And, Marjani was correct. Mr. Punch was, indeed, headed back toward Royal Street—muttering angrily as he walked. The other people on the street looked at him curiously, some stepping out of his way as he walked. He must have looked quite mad. Punch paid no attention to the people that he passed nor to their judgmental stares. He continued to walk, and chatter…

“Tryin’ to help folk.” Mr. Punch mumbled. “Tryin’ to help the very folk what made me own life Hell. Thievin’ witch stole from me she did, took me puppet body and tore it to pieces, took me master’s diamond, sold her own baby, she did. But, no, I gotta try to help her. Bleedin’ Duchess callin’ me names, tellin’ me I’m stupid just like she did to me master. Still, tried to carry her out, but she’s more concerned with her luggage, she is. Nobody wants me help. Wicked whore goin’ ‘bout burnin’ people and makin’ chaos. Just want to go home, I do. Want to play with me puppet and me dog and eat sweeties and see the panto. Everybody gettin’ in me way. Mr. Punch’s just tryin’ to be a gentleman and do what’s ‘xpected o’ a gentleman and what’s he get? Nasty folk bein’ selfish, that’s what he gets. Came all the way here to get beaten about and have to hit ugly maids with lamps cuz they’re botherin’ me…”

He stopped when he saw Ulrika Rittenhouse and Arthur come toward him.

“Lord Fallbridge!” Ulrika called out.

“Coo!” Mr. Punch grunted. “Ain’t nowhere to go where I ain’t gonna get bothered.”

Ulrika and Arthur drew closer.

“Go ‘way!” Mr. Punch shouted. Passersby paused and stared.

“We just wish to speak with you about your sister.” Ulrika said.

“My wife, Sir.” Arthur added.

Mr. Punch’s eyes flashed with anger.

“Don’t care ‘bout none of that!” Punch said loudly. “Don’t come near me! I’m goin’ home, I am!”

“Arthur, grab him!” Ulrika shouted.

As Arthur lurched toward Mr. Punch, he began to run. But, the footman was too swift. Punch could not make Julian’s legs go any faster. He felt Arthur’s fingers dig into Julian’s arms.

The sensation reminded Mr. Punch of other times when hands had hurt both him and Julian and the feeling filled Mr. Punch with an uncontrollable rage.

At that very moment, back at Dr. Biamenti’s house, Marjani felt an iciness in her heart. She hurried from Naasir’s room and caught Robert just as he was walking down the corridor.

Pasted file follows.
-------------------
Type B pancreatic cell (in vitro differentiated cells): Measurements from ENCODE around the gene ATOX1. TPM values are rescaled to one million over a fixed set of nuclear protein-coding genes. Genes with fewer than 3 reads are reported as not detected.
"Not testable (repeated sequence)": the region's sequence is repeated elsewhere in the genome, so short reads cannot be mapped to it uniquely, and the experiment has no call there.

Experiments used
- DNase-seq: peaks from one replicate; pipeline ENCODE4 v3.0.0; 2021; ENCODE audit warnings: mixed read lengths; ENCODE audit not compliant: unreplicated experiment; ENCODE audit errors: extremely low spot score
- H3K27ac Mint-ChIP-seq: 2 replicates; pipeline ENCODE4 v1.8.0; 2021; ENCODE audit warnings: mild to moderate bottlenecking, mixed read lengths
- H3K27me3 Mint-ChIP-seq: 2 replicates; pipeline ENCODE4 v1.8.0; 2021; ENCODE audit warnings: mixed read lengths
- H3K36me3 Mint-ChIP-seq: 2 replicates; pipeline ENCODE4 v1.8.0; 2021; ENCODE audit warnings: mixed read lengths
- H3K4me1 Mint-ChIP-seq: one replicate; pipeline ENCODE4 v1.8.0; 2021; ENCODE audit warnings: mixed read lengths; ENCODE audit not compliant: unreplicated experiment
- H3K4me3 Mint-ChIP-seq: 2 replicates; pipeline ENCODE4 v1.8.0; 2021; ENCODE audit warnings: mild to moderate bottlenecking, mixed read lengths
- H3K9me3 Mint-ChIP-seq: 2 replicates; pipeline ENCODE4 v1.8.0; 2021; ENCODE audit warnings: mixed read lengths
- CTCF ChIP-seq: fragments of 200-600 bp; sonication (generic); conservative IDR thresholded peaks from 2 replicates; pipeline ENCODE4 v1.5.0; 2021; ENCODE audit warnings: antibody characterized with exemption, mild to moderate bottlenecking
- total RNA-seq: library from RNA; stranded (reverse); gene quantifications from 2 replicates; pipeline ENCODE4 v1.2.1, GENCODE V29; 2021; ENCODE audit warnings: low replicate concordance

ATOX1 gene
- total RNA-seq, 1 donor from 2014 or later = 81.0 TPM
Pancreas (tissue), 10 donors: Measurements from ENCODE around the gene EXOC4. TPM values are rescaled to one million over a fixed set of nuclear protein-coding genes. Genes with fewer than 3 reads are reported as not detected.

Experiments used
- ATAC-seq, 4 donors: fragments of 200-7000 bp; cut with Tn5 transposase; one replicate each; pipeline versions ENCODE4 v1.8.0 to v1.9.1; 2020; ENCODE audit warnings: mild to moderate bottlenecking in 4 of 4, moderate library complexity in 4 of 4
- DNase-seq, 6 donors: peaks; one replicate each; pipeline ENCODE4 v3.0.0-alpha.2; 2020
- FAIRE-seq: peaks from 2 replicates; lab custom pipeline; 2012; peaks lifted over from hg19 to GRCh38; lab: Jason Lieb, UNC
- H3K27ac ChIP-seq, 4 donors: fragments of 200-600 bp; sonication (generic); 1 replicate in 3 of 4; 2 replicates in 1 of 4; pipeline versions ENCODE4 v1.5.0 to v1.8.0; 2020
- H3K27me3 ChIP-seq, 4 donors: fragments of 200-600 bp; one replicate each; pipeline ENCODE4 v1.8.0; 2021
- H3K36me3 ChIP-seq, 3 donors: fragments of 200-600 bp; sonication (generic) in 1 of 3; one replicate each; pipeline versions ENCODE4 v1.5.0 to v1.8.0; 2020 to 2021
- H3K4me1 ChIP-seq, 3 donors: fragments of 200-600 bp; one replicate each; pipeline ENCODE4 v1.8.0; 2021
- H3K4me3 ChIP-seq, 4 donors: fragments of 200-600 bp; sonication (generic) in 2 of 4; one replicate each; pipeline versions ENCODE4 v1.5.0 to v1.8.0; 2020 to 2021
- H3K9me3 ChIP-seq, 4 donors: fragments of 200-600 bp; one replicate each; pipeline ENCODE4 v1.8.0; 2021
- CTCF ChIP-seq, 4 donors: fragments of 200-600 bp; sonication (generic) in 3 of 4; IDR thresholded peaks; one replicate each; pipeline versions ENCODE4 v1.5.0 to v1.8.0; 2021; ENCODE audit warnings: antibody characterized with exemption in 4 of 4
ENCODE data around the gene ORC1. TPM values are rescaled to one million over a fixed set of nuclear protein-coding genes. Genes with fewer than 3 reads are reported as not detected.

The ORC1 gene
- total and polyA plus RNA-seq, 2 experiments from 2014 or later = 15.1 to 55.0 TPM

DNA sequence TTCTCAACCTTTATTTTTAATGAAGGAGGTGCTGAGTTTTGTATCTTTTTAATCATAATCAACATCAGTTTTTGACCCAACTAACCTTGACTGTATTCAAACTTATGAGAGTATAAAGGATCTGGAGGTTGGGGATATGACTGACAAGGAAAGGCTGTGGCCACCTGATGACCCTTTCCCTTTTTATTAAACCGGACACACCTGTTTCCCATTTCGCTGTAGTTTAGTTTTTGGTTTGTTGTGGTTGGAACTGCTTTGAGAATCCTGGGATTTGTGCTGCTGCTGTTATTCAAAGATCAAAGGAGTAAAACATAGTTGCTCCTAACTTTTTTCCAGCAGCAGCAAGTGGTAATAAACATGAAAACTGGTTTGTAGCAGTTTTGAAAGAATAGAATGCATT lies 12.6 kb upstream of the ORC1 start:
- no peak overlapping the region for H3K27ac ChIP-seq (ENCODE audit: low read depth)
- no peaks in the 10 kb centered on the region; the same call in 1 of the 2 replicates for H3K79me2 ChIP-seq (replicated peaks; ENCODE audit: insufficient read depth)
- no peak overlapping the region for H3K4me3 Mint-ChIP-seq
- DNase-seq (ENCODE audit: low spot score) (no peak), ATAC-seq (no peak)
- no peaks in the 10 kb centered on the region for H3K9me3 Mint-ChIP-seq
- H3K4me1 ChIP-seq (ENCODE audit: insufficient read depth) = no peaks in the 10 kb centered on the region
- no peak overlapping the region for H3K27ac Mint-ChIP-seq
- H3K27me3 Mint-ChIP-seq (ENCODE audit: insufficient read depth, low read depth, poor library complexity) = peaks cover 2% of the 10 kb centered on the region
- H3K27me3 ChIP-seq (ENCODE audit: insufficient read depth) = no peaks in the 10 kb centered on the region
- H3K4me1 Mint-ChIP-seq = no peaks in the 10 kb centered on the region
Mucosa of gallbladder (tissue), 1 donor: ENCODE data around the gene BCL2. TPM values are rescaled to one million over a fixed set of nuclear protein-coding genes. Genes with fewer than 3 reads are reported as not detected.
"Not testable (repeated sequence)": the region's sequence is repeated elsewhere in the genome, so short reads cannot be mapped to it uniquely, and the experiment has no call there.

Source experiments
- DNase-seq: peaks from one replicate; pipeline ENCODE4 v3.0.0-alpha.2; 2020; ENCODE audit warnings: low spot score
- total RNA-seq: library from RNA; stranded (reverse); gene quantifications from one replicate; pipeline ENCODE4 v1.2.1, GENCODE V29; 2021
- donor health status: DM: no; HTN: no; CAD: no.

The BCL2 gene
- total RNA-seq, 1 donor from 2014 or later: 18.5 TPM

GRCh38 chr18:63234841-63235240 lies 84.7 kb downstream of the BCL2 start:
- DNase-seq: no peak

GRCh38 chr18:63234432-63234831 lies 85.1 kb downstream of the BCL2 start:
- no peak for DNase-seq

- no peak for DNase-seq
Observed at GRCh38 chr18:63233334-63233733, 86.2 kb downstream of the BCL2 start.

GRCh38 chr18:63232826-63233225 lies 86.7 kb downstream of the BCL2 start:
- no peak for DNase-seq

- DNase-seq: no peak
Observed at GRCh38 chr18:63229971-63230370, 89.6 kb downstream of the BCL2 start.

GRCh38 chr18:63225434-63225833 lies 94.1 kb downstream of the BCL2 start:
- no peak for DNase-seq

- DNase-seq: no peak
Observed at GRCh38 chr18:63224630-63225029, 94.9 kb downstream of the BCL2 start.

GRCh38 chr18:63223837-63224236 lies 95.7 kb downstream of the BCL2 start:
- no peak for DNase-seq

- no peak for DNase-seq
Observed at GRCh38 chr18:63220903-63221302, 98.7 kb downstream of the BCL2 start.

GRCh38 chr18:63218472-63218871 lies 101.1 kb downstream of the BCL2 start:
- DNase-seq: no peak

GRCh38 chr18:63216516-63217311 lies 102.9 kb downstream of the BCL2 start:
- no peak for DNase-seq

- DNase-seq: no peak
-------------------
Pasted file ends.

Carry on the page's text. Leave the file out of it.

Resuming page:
“Doctor!” Marjani shouted.

“What is it, Marjani? Naasir?”

“No.” Marjani panted. “Mr. Punch. He needs ya!”

Did you miss Chapters 1-126? If so, you can read them here.

Cookie of the Day: Praline Cookies

Ah, pralines.  Creamy, sugary, nutty, wonderful pecan pralines—the true gold of the Southern United States.  Pralines are glorious.  But, they’re never more splendid than when they sit atop magnificent cookies.  My mother has been making these delectable cookies for a few years now, and I love them.  The cookies themselves are slightly chewy, but with a melt-in-your-mouth quality that is heavenly.  Then, add a rich, majestic praline to the top and you’ve got an idea of what true rapture is like.  What better way is there to celebrate the Christmas season than with a cookie that reminds you of all of the beauty that we can find each day. 

Ornament of the Day: Hark, the Herald Cow Angels Sing

Once again imagining what Bertie might be thinking, my parents gifted him with this angelic cow—complete with wings and halo. The cow’s cheerful face and gleeful prance indicate that it now frolics in the heavens, pleased that it could provide hamburger for grateful dogs on their people.

I spend twenty-four hours a day with Bertie and, over the past eight and a half years, I’ve gotten a good sense of what goes on in his dog brain. This must be what he thinks about. It must! It’s the perfect ornament for him and I always make sure to hang it in a place on the tree where he can see it.

For a deeper look into other things Bertie might be thinking, let's also consider this 1935 "Silly Symphony" from the dog-like brain of Walt Disney.  Knee-bending in 1930's style is ahead.  Also, consider if you will that these creatures live in a world which is made of the same material that they are.  And, they don't care.

Object of the Day: An Alexandrite Stickpin

A cabochon alexandrite is set in a web of British 15 karat gold. Alexandrite, in natural light, appears to be green, and, in incandescent light, glows with a reddish fire. This stickpin dates to the 1850’s when alexandrite was reaching the apex of its popularity in Britain after its discovery in Russia twenty-years earlier.

Natural alexandrite is rare and difficult to find. I was pleased to come across this piece in a local antique store. The stone had been mislabeled, but I recognized it right away as alexandrite. If you’re a collector of antique jewelry, or any antiques for that matter, don’t be afraid to use your own knowledge. Sometimes, you may know more about a specific style, time period or material than the dealer. Take some time to study what interests you. You never know what sort of magnificent find you’ll stumble upon.